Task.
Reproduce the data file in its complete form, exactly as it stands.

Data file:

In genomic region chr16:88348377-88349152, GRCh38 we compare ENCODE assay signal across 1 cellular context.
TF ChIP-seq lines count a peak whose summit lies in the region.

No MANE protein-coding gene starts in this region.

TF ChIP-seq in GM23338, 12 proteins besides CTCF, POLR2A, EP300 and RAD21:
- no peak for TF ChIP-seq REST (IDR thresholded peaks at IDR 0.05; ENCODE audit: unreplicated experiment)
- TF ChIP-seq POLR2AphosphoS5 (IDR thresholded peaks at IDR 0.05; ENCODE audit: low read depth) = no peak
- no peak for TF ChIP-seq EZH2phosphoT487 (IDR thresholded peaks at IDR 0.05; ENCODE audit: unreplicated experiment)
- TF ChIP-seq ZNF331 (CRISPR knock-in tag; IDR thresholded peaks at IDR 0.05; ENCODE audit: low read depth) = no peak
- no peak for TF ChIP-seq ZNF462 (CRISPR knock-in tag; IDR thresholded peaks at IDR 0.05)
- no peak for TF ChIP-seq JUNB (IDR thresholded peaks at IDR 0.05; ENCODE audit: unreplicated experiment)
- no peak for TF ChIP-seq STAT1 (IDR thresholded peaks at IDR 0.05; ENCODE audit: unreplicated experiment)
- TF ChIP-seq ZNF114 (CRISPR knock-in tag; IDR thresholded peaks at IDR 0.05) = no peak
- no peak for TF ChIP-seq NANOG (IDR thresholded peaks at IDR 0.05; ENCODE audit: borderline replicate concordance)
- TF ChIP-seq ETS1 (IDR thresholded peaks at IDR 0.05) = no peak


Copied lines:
In genomic region chr16:88348377-88349152, GRCh38 we compare ENCODE assay signal across 1 cellular context.
TF ChIP-seq lines count a peak whose summit lies in the region.

No MANE protein-coding gene starts in this region.

TF ChIP-seq in GM23338, 12 proteins besides CTCF, POLR2A, EP300 and RAD21:
- no peak for TF ChIP-seq REST (IDR thresholded peaks at IDR 0.05; ENCODE audit: unreplicated experiment)
- TF ChIP-seq POLR2AphosphoS5 (IDR thresholded peaks at IDR 0.05; ENCODE audit: low read depth) = no peak
- no peak for TF ChIP-seq EZH2phosphoT487 (IDR thresholded peaks at IDR 0.05; ENCODE audit: unreplicated experiment)
- TF ChIP-seq ZNF331 (CRISPR knock-in tag; IDR thresholded peaks at IDR 0.05; ENCODE audit: low read depth) = no peak
- no peak for TF ChIP-seq ZNF462 (CRISPR knock-in tag; IDR thresholded peaks at IDR 0.05)
- no peak for TF ChIP-seq JUNB (IDR thresholded peaks at IDR 0.05; ENCODE audit: unreplicated experiment)
- no peak for TF ChIP-seq STAT1 (IDR thresholded peaks at IDR 0.05; ENCODE audit: unreplicated experiment)
- TF ChIP-seq ZNF114 (CRISPR knock-in tag; IDR thresholded peaks at IDR 0.05) = no peak
- no peak for TF ChIP-seq NANOG (IDR thresholded peaks at IDR 0.05; ENCODE audit: borderline replicate concordance)
- TF ChIP-seq ETS1 (IDR thresholded peaks at IDR 0.05) = no peak